Data Element: GEOPOLITICAL ENTITY NAME AND CODE
You are invited to read the definitions of terms used in this data standard.
||Geopolitical Entity Name and Code|
||Full names and Federal Information Processing Standards (FIPS) codes for representing the basic geopolitical entities (countries, dependencies, and areas of special sovereignty) of the world and their principal administrative divisions. Each basic geopolitical entity is represented by a two-letter alphabetic "country code." Each principal administrative division is identified by a four-character code consisting of the two-character "country code," followed by a two-character "administrative division code.''|
||Geopolitical Entity Name: Character Field
Geopolitical Entity Code: Alpha
Principal Administrative Division Name: Character Field
Principal Administrative Division Code: Alphanumeric
||Geopolitical Entity Name: Full name, up to a maximum of 50
characters, including the letters A through Z and punctuation marks.
Geopolitical Entity Code: AA, where each A represents a letter from A through Z.
Principal Administrative Division Name: Full name, up to a maximum of 60 characters, including the letters A through Z and punctuation marks.
Principal Administrative Division Code: AANN, where each A represents a letter from A through Z, and each N represents a number from 0 through 9. Punctuation marks are not allowed.
|Recommended Field Name||Geopolitical Entity Name: CNTRYNAME
Geopolitical Entity Code: CNTRYCODE
Principal Administrative Division Name: ADM1NAME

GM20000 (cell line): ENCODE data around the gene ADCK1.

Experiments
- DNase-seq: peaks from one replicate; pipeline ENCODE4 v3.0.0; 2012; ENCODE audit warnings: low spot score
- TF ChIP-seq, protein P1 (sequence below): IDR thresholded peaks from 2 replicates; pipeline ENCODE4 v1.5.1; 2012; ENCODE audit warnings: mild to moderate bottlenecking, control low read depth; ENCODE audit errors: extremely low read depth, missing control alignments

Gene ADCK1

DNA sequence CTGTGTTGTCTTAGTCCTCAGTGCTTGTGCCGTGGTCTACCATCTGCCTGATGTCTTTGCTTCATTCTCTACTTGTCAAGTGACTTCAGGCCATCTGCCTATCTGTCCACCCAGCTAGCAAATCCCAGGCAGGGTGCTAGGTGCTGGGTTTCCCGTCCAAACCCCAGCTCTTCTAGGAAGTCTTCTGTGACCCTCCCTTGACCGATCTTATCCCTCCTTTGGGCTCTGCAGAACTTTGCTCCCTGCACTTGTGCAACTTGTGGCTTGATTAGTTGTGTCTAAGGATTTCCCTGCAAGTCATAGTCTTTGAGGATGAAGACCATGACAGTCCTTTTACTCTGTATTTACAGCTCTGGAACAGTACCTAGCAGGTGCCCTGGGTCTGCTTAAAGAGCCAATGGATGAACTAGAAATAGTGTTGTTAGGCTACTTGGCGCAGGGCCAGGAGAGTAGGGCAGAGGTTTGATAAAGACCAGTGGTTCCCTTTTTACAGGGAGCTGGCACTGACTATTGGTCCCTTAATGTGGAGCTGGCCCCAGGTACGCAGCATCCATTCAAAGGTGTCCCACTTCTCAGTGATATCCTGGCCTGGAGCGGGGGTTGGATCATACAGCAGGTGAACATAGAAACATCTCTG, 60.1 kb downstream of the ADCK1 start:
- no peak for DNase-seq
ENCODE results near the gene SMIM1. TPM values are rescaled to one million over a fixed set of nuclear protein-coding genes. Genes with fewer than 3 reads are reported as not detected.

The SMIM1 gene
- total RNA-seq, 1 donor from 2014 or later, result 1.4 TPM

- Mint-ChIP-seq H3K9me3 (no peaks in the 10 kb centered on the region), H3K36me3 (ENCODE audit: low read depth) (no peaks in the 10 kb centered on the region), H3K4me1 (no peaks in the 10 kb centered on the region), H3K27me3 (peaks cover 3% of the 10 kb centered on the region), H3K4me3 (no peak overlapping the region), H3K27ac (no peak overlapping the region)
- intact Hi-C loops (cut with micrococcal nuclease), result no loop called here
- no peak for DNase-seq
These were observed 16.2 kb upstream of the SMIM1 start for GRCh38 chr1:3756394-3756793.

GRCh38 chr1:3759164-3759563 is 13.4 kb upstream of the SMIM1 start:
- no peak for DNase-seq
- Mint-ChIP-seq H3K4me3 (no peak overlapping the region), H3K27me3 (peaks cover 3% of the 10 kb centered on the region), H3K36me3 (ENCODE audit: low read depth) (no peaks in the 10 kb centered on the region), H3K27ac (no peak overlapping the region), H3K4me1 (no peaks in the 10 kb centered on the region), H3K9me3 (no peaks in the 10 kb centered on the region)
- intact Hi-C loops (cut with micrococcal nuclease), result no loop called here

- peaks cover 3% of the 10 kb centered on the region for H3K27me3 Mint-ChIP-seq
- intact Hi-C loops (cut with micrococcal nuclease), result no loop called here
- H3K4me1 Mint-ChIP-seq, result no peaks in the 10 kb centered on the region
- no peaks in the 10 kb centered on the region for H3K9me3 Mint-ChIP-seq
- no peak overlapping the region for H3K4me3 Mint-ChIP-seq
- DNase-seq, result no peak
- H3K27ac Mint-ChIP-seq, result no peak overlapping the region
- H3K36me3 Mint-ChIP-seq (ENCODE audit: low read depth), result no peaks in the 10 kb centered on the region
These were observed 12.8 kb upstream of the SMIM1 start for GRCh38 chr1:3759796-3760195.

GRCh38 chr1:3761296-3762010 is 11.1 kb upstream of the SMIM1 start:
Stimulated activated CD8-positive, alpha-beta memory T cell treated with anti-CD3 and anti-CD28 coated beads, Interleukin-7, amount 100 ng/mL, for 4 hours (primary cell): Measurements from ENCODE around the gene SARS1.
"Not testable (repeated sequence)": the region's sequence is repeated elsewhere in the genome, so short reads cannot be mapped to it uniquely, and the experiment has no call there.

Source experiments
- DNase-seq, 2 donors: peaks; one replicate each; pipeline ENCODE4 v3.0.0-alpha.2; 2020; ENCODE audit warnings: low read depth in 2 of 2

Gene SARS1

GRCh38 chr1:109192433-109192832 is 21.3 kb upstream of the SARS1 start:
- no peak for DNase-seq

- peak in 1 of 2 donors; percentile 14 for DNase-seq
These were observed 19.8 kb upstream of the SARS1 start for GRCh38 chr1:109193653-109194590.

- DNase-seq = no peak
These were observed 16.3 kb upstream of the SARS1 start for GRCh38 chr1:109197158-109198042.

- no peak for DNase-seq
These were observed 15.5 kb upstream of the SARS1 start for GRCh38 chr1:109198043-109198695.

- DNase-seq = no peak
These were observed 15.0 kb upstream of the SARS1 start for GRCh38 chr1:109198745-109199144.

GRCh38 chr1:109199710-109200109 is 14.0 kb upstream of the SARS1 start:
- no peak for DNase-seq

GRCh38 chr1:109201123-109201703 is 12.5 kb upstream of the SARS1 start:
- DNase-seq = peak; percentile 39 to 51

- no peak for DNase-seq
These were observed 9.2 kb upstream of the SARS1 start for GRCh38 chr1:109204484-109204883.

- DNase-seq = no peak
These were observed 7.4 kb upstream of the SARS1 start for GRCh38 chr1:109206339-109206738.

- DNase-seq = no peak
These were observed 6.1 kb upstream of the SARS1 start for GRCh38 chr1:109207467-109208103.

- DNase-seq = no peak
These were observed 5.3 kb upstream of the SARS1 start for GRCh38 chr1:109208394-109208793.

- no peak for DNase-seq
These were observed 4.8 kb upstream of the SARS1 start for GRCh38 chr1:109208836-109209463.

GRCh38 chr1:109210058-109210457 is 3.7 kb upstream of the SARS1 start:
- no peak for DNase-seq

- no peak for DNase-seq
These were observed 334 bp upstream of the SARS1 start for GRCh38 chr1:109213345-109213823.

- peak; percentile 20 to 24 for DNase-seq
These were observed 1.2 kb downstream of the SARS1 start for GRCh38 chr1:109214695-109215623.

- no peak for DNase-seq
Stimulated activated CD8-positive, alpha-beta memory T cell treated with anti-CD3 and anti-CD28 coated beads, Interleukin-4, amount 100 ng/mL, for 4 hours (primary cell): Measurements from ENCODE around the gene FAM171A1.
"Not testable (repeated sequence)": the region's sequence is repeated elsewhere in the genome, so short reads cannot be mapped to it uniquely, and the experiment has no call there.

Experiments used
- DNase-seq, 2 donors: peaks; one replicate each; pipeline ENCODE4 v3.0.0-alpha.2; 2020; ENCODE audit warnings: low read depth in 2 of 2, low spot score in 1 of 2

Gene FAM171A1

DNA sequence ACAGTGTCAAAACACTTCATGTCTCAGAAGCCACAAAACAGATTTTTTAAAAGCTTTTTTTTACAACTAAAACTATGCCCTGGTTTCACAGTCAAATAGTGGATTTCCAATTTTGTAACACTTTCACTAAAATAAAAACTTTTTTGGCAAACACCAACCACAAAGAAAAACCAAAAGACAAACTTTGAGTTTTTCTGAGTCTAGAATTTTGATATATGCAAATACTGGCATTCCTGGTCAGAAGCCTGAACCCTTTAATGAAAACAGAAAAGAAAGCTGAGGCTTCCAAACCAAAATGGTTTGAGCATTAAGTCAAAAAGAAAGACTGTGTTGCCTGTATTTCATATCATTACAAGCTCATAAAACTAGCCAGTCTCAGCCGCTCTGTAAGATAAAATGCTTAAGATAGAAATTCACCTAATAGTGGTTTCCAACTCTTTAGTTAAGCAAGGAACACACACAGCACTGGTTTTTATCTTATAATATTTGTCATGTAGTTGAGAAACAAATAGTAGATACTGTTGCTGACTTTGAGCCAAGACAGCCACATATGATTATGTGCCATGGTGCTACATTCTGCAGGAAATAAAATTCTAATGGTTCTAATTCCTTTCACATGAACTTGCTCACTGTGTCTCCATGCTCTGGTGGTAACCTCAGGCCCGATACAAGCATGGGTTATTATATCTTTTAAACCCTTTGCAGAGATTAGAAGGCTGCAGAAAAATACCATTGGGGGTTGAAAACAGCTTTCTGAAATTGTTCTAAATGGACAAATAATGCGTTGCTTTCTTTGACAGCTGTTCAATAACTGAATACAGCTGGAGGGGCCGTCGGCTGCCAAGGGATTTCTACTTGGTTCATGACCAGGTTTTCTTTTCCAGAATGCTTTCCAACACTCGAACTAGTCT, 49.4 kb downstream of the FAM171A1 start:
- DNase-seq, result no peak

Principal Administrative Division Code: ADM1CODE
The values to be used for this data element are described in FIPS 10-4, "Countries, Dependencies, Areas of Special Sovereignty, and Their Principal Administrative Divisions", dated April 1995.
Important Notice: Effective September 2, 2008, the National Institute of Standards and Technology (NIST) announced in the Federal Register, Volume 73, No. 170 (73FR 51276), that the Secretary of Commerce approved the withdrawal of 10 FIPS Publications, including FIPS 10-4. These FIPS were withdrawn because they are obsolete or have not been updated to adopt current voluntary industry standards, federal specifications, federal data standards, or current good practices for information security.
Transition from FIPS to the GeoNET Names Server (GNS): The NGA, formerly known as the National Imagery and Mapping Agency or NIMA, has maintenance authority for FIPS 10-4. The GEOnet Names Server (GNS) provides access to the NGA and the U.S. Board on Geographic Names (US BGN) database of foreign geographic feature names. The GNS database is the official repository of foreign place-name decisions approved by the US BGN, and contains 4 million features with 5.5 million names (approximate as of December 2008). The coordinate system for data served by GNS is WGS84. Coordinates in the GEOnet Names Server are approximate and are intended for finding purposes only. The online database is updated on a bi-weekly schedule.
||View or download complete files of geographic names information covering countries or geopolitical areas from the GNS Country Files web site. These files are offered in two formats: Reading Order format (Mount Everest) that works well with mapping applications and Reverse Generics format (Everest, Mount) that works well for gazetteer listings.|
|Historical Data||For information on past versions of this standard, contact the Chief Data Officer|
Part 270, FW 6, Data Management and Standards, has been superceded by Part 274, FW 2, Establishing Service Data Standards.
Federal Information Processing Standards Publication 10-4, "Countries, Dependencies, Areas of Special Sovereignty, and Their Principal Administrative Divisions".